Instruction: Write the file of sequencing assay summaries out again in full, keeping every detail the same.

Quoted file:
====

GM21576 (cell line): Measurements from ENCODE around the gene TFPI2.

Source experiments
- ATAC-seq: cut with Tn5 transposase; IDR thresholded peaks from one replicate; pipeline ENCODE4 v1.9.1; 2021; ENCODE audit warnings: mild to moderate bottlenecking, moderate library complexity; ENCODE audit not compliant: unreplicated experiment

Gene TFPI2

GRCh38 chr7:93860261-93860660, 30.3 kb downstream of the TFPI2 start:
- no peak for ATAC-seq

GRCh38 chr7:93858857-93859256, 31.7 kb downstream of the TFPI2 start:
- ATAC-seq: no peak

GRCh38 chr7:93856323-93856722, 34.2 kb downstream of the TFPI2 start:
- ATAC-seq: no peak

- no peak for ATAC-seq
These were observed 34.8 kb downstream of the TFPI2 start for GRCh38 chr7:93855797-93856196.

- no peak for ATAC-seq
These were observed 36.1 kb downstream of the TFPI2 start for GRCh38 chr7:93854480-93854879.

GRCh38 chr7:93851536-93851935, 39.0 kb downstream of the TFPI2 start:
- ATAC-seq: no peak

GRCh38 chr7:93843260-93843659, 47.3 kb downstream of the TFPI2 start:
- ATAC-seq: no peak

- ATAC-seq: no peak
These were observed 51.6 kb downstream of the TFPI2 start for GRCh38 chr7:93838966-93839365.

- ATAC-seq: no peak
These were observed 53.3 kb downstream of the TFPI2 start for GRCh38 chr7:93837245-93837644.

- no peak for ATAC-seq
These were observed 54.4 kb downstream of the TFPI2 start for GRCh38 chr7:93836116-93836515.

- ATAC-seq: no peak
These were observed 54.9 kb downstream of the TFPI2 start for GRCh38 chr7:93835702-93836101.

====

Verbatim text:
GM21576 (cell line): Measurements from ENCODE around the gene TFPI2.

Source experiments
- ATAC-seq: cut with Tn5 transposase; IDR thresholded peaks from one replicate; pipeline ENCODE4 v1.9.1; 2021; ENCODE audit warnings: mild to moderate bottlenecking, moderate library complexity; ENCODE audit not compliant: unreplicated experiment

Gene TFPI2

GRCh38 chr7:93860261-93860660, 30.3 kb downstream of the TFPI2 start:
- no peak for ATAC-seq

GRCh38 chr7:93858857-93859256, 31.7 kb downstream of the TFPI2 start:
- ATAC-seq: no peak

GRCh38 chr7:93856323-93856722, 34.2 kb downstream of the TFPI2 start:
- ATAC-seq: no peak

- no peak for ATAC-seq
These were observed 34.8 kb downstream of the TFPI2 start for GRCh38 chr7:93855797-93856196.

- no peak for ATAC-seq
These were observed 36.1 kb downstream of the TFPI2 start for GRCh38 chr7:93854480-93854879.

GRCh38 chr7:93851536-93851935, 39.0 kb downstream of the TFPI2 start:
- ATAC-seq: no peak

GRCh38 chr7:93843260-93843659, 47.3 kb downstream of the TFPI2 start:
- ATAC-seq: no peak

- ATAC-seq: no peak
These were observed 51.6 kb downstream of the TFPI2 start for GRCh38 chr7:93838966-93839365.

- ATAC-seq: no peak
These were observed 53.3 kb downstream of the TFPI2 start for GRCh38 chr7:93837245-93837644.

- no peak for ATAC-seq
These were observed 54.4 kb downstream of the TFPI2 start for GRCh38 chr7:93836116-93836515.

- ATAC-seq: no peak
These were observed 54.9 kb downstream of the TFPI2 start for GRCh38 chr7:93835702-93836101.